Defending a Graffiti Charge

Graffiti is not a modern concept, and there are many varying opinions on what graffiti is and if it has any worth. For some, graffiti is an art form, while for others, graffiti is nothing more than a criminal act. Legally, graffiti is a crime that is considered to be a form of vandalism. Vandalism refers to damaging another party’s property. The courts take vandalism charges seriously. Due to the harsh penalties that can come with being convicted of a graffiti-related charge, it is important to put together a strong defense if you are facing these, or other vandalism charges.

A vandalism charge will typically result from illegally defacing property, even if the images are intended for artistic purposes. Some gang members and other groups use this form of vandalism as a way to “mark” certain territories. Graffiti images are typically scratched, painted, glued, or otherwise drawn onto surfaces. Exterior walls and bridges are the most common locations for graffiti, but other destructive acts, such as drawing on bathroom stalls, can be considered illegal.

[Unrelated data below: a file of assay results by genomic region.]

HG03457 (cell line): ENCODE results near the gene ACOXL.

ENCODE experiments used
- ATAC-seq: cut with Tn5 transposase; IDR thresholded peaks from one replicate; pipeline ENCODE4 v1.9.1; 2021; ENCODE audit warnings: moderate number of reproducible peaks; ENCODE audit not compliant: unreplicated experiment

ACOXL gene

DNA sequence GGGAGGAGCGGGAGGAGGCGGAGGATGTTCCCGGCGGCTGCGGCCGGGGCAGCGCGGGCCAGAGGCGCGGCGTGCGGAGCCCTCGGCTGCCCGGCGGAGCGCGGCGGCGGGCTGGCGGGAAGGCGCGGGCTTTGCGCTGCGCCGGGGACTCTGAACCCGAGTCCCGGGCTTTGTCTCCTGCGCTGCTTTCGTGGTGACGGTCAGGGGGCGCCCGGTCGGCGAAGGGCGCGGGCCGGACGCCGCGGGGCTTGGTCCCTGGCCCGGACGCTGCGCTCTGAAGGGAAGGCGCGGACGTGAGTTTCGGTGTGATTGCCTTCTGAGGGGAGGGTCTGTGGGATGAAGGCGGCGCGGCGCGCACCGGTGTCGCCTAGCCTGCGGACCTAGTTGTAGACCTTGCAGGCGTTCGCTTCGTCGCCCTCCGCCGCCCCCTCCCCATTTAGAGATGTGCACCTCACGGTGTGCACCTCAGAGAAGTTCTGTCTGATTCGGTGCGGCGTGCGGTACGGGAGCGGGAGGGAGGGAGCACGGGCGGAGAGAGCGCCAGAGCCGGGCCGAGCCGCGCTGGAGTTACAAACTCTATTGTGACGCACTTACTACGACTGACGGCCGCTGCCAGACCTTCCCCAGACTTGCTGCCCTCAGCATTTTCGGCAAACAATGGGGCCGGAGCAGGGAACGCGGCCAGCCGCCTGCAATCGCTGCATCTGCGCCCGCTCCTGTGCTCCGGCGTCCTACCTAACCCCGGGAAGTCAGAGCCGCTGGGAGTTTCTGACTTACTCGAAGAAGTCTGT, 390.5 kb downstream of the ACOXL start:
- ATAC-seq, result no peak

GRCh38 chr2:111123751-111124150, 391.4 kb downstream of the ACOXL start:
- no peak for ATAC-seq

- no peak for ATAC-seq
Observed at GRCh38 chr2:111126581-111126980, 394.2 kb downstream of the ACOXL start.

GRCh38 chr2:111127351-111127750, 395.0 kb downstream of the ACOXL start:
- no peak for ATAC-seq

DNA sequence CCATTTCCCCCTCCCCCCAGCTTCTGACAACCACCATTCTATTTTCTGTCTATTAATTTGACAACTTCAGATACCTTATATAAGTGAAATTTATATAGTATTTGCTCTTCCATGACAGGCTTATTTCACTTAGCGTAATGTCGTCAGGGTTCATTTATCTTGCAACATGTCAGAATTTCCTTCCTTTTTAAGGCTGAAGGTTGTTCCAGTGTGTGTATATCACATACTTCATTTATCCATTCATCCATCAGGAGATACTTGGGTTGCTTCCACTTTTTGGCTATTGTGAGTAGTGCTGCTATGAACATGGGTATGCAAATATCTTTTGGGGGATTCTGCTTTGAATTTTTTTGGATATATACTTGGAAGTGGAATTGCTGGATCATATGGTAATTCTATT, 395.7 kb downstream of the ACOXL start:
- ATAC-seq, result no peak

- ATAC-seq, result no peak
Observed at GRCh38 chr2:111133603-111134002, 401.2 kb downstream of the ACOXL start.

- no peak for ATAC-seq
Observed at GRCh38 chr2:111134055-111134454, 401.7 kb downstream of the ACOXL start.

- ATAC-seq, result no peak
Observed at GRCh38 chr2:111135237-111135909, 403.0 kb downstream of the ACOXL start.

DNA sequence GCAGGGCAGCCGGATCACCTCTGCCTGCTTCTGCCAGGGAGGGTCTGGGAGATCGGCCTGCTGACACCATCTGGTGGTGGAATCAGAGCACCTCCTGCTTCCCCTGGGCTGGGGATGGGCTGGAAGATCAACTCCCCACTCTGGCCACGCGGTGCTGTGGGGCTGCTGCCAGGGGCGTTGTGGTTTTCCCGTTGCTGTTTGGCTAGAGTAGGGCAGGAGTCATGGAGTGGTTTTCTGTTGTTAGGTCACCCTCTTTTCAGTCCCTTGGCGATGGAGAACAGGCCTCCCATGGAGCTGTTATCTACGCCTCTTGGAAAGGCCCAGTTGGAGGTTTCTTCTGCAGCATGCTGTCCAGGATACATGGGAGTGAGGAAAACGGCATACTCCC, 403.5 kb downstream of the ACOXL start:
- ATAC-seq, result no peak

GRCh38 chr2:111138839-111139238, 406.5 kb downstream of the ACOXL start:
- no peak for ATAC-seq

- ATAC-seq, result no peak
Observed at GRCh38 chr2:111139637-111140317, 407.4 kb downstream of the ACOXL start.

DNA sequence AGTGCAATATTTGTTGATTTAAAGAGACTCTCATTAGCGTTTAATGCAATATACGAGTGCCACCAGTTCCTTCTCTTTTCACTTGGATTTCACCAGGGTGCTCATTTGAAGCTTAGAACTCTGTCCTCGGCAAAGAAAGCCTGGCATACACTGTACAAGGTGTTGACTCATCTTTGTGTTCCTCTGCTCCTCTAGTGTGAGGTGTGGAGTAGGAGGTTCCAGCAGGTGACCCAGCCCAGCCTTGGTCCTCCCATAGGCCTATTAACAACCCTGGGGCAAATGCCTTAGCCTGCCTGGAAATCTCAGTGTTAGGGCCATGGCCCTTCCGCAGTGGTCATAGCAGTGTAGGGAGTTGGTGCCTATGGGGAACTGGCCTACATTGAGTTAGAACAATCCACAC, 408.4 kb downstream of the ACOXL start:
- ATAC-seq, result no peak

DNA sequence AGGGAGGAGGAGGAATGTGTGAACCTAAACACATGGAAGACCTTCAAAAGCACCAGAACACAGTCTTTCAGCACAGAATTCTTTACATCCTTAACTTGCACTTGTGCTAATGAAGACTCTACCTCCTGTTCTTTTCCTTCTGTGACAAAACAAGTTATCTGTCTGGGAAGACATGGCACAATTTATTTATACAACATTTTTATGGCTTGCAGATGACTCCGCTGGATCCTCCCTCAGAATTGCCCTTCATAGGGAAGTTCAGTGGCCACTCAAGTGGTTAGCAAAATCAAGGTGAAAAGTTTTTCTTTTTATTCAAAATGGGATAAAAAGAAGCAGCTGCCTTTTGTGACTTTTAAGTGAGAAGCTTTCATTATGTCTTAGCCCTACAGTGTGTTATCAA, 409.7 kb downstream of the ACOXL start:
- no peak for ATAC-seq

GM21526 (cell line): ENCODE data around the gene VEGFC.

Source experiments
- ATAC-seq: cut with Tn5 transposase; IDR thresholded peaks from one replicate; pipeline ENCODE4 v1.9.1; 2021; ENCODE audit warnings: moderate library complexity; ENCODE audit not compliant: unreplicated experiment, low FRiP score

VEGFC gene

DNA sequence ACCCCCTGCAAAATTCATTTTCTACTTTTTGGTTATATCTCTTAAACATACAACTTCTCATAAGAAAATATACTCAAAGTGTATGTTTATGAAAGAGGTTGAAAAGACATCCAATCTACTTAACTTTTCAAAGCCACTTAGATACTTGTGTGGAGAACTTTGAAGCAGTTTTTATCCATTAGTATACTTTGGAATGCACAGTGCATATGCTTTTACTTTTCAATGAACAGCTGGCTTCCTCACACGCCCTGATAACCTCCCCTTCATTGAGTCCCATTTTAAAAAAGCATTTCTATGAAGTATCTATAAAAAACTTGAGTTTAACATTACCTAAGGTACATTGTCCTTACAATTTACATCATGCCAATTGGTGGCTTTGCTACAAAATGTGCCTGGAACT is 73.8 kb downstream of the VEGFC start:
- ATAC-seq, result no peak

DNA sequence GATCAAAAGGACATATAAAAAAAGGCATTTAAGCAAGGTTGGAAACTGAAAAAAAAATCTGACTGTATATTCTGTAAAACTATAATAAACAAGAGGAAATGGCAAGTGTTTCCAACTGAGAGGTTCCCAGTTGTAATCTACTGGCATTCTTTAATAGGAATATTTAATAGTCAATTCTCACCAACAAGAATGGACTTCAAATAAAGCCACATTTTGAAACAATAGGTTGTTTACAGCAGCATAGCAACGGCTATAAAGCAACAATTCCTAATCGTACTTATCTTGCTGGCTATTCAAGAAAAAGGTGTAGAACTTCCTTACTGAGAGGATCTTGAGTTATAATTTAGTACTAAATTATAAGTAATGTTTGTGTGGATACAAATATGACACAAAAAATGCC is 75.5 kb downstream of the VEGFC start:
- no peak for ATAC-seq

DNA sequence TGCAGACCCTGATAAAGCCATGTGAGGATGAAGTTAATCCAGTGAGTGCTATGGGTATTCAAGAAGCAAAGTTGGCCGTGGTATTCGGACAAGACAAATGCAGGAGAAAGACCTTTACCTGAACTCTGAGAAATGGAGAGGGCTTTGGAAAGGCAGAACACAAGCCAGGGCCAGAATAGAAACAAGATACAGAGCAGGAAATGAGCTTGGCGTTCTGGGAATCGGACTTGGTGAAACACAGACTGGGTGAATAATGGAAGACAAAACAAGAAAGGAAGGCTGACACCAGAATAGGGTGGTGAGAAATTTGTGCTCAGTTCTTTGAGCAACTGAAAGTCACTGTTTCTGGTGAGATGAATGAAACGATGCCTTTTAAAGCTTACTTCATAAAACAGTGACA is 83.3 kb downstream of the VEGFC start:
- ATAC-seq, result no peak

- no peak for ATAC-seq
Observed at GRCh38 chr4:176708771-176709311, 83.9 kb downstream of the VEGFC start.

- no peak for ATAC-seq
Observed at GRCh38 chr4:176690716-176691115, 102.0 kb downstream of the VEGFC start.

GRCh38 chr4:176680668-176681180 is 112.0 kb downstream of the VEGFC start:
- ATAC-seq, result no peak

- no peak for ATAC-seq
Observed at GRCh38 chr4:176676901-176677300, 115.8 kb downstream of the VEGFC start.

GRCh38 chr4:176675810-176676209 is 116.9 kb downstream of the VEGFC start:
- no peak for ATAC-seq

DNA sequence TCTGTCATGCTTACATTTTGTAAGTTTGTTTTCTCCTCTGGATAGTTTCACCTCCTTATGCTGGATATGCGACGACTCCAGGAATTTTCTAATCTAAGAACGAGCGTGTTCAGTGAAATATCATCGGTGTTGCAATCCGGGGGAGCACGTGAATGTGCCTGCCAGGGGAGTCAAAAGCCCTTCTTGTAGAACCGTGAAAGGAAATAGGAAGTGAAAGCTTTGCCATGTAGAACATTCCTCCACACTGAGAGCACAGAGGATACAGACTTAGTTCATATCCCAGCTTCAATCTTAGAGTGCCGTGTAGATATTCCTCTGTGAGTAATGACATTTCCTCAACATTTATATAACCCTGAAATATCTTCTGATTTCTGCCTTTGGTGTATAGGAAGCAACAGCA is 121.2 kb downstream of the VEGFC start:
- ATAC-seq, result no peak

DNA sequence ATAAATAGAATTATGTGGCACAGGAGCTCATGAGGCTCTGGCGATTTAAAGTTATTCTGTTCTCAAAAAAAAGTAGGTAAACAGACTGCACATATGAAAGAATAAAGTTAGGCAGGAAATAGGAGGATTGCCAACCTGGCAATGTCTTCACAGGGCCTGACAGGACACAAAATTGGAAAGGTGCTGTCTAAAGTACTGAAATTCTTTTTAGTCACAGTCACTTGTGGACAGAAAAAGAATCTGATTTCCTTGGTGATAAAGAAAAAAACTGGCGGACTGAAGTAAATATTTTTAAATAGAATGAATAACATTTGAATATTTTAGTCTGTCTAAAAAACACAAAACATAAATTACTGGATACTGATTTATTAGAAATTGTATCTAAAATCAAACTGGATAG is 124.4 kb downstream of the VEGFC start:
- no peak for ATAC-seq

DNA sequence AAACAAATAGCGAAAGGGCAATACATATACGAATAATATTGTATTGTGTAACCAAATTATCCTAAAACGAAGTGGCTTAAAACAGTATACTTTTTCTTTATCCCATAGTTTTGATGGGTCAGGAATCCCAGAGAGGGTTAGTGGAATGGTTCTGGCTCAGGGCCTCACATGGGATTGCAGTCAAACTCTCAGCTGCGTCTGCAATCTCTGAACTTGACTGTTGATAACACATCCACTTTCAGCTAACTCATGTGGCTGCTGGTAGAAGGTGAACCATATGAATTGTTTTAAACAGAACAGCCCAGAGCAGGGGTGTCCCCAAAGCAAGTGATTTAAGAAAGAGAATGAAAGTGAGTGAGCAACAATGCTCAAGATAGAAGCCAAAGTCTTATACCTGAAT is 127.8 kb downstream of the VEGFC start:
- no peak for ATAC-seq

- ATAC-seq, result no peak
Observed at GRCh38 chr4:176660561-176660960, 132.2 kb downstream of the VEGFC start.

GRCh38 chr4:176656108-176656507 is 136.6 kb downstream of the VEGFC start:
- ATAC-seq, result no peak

A sentence for a graffiti related charge will depend on two factors. The first is the monetary damage it caused. If the damages were minimal, a person convicted of defacing property may only receive a misdemeanor. A charge may become a felony, however, if the monetary damage was extreme. defacing property such as a place of worship, school, monument, or another government property may also lead to felony charges.

There are several ways to defend against a vandalism charge. Many people are falsely accused of this act. If this is the case, there may not be enough evidence to justify a conviction. Sentences may also be negotiated. First time offenders may be able to secure significantly reduced sentences or have the charges against them dismissed altogether.

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